One dentist’s quest to succeed in operating a different kind of practice
Back in 2001, I bought a one-operatory, run down practice from an elderly dentist in rural Oregon. Most of the practice’s existing patients were insurance-based, had low dental IQs and very little value for dentistry. Those with insurance would only accept the treatment that insurance paid for, and those without coverage generally refused most restorative treatment due to out-of-pocket costs. I saw this pattern emerging in my practice and wanted to find a different way to practice – to create something that would help my patients feel that they could achieve oral health – and to help me get past these objections.
Understanding Consumer Behavior
I came across a study on buyer behavior from Harvard University called “The Fee-Savings Link”, which talked about the best practices from other industries that had made them successful and decided to apply what big business knows about consumer behavior to my practice. Professors from Harvard & Columbia Business Schools conducted this study to evaluate the power of membership-based retailers. It found that while many consumers equate membership plans with savings, they actually encourage consumers to spend more on a particular product or service, including health & wellness services like dentistry.
The study also demonstrated that membership fees seemingly “unlocked” consumer spending; because customers’ perceived added value in these members-only stores, they actually bought more. In the case of a dental practice, this would mean higher case acceptance – and a corresponding increase in collections and decrease in overhead. Plus, the study discussed how membership-based retailers also make a higher per-customer profit by bundling products and services together. Having patients prepay for bundled services, it followed, would strongly incentivize them to be more compliant with treatment recommendations and suggested recall intervals.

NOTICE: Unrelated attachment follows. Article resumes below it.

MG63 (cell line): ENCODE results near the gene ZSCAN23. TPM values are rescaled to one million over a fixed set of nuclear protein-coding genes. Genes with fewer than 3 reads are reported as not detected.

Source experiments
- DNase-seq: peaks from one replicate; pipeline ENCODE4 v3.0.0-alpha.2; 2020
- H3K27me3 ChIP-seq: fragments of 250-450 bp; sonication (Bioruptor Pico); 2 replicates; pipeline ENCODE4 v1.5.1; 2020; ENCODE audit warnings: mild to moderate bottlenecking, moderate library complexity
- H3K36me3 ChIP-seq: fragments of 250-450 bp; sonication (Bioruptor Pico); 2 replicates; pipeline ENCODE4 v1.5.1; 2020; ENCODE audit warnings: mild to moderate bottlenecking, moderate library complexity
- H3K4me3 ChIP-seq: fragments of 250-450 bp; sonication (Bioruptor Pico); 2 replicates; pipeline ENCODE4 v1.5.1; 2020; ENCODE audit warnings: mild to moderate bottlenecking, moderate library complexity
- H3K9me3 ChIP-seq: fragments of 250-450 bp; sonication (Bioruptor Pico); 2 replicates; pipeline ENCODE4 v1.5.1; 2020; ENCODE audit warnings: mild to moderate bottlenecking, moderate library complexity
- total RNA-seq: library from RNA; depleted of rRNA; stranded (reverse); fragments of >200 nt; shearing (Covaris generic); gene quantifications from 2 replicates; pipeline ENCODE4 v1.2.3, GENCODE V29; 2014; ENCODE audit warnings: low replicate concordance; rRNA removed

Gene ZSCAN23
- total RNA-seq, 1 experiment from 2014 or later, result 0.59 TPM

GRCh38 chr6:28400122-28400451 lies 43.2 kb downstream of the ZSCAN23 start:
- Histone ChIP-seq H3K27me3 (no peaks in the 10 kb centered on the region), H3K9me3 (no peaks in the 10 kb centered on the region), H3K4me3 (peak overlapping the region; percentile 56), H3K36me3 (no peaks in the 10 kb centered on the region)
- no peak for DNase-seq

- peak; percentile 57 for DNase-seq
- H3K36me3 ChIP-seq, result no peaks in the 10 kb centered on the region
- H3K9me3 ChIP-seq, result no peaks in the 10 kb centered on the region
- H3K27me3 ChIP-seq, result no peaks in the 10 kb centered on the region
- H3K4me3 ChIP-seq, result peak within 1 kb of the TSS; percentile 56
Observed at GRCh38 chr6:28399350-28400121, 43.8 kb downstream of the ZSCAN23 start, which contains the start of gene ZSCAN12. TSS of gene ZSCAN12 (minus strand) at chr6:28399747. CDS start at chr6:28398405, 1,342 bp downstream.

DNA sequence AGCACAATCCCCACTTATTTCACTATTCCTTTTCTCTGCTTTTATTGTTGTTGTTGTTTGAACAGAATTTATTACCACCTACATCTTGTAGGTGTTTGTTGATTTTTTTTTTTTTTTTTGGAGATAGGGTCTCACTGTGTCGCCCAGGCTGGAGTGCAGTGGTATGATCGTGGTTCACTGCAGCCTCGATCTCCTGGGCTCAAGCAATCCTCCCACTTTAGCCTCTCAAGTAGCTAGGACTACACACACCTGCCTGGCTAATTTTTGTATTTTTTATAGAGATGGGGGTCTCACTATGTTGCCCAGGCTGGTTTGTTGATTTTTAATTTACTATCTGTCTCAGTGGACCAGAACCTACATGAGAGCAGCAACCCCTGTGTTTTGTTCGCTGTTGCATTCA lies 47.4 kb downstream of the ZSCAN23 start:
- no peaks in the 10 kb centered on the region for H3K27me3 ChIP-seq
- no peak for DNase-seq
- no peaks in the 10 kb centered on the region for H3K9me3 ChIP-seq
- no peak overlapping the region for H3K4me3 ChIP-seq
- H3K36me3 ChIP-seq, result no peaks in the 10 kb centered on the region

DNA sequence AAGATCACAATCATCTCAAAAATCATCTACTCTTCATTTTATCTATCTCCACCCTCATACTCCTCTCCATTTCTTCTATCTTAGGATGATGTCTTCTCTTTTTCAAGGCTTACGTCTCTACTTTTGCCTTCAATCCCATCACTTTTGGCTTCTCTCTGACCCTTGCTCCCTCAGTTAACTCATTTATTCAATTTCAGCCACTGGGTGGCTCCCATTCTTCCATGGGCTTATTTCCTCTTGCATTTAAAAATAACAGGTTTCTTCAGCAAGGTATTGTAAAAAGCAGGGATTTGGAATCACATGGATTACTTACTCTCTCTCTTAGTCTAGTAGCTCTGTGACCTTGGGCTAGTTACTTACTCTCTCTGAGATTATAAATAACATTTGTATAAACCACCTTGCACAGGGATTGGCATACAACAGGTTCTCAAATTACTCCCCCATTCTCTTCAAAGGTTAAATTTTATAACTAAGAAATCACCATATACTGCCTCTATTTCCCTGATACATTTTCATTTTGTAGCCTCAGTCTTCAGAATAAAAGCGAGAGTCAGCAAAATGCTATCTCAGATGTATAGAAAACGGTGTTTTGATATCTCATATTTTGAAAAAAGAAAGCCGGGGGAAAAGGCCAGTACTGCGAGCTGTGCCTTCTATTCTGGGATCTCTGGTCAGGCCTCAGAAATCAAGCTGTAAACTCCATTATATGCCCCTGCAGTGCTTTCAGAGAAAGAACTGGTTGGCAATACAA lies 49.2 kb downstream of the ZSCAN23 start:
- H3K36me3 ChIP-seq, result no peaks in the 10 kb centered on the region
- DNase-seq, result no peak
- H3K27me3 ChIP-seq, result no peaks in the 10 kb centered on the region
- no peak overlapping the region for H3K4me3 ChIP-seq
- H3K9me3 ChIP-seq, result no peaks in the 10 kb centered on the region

Most impressively, the Harvard study showed that while consumers expected lower prices in membership-based stores, they also considered these retailers more exclusive, so the perceived value of products and services didn’t decrease. This is why manufacturers allow Costco to sell their brand-name items at discounted prices; customers believe that their membership gives them access to exclusive discounts.
Significant Practice Growth – on Your Terms
The ramifications for me and my dentist peers was clear: being able to promote my practice and my services to patients without discounting my own value was a problem I’d wrestled with for years. Finally, a solution was presenting itself.
Ultimately, the result of all this research – and my ensuing internal debate – was the creation of Quality Dental Plan in my own practice. I created QDP as an in-office dental savings plan that could help me provide care to members of my community who were interested in comprehensive dental care but felt like it was inaccessible because they did not have traditional dental insurance benefits.
Soon, with the framework of QDP in place, I had built my practice up to an eight operatory practice with a partner, a full-time associate and three hygienists, and my production was through the roof. I decided right then and there that if it could work for me, it could work for other dentists – and that they shouldn’t have to reinvent the wheel. I knew from first-hand experience that you can bring in patients who previously couldn’t say yes to dentistry and help make it affordable for them without trimming your own profits or lining the pockets of insurance companies.